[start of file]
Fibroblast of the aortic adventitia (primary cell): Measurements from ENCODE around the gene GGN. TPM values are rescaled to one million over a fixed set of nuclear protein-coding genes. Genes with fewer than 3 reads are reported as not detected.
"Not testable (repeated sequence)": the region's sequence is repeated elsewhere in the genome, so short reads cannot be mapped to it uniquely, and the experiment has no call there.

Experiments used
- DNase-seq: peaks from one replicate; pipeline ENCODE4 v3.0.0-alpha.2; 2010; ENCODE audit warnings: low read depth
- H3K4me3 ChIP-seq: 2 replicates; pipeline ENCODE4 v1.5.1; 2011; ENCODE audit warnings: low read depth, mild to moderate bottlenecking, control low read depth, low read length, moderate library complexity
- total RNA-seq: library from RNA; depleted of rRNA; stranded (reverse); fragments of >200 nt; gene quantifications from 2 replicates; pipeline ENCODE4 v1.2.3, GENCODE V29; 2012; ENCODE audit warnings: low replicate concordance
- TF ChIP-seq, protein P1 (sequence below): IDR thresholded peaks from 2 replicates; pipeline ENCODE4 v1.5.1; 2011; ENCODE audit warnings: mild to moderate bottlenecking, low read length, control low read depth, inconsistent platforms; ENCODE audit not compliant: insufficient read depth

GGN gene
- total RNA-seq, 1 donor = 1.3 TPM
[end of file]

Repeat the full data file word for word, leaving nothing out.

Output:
Fibroblast of the aortic adventitia (primary cell): Measurements from ENCODE around the gene GGN. TPM values are rescaled to one million over a fixed set of nuclear protein-coding genes. Genes with fewer than 3 reads are reported as not detected.
"Not testable (repeated sequence)": the region's sequence is repeated elsewhere in the genome, so short reads cannot be mapped to it uniquely, and the experiment has no call there.

Experiments used
- DNase-seq: peaks from one replicate; pipeline ENCODE4 v3.0.0-alpha.2; 2010; ENCODE audit warnings: low read depth
- H3K4me3 ChIP-seq: 2 replicates; pipeline ENCODE4 v1.5.1; 2011; ENCODE audit warnings: low read depth, mild to moderate bottlenecking, control low read depth, low read length, moderate library complexity
- total RNA-seq: library from RNA; depleted of rRNA; stranded (reverse); fragments of >200 nt; gene quantifications from 2 replicates; pipeline ENCODE4 v1.2.3, GENCODE V29; 2012; ENCODE audit warnings: low replicate concordance
- TF ChIP-seq, protein P1 (sequence below): IDR thresholded peaks from 2 replicates; pipeline ENCODE4 v1.5.1; 2011; ENCODE audit warnings: mild to moderate bottlenecking, low read length, control low read depth, inconsistent platforms; ENCODE audit not compliant: insufficient read depth

GGN gene
- total RNA-seq, 1 donor = 1.3 TPM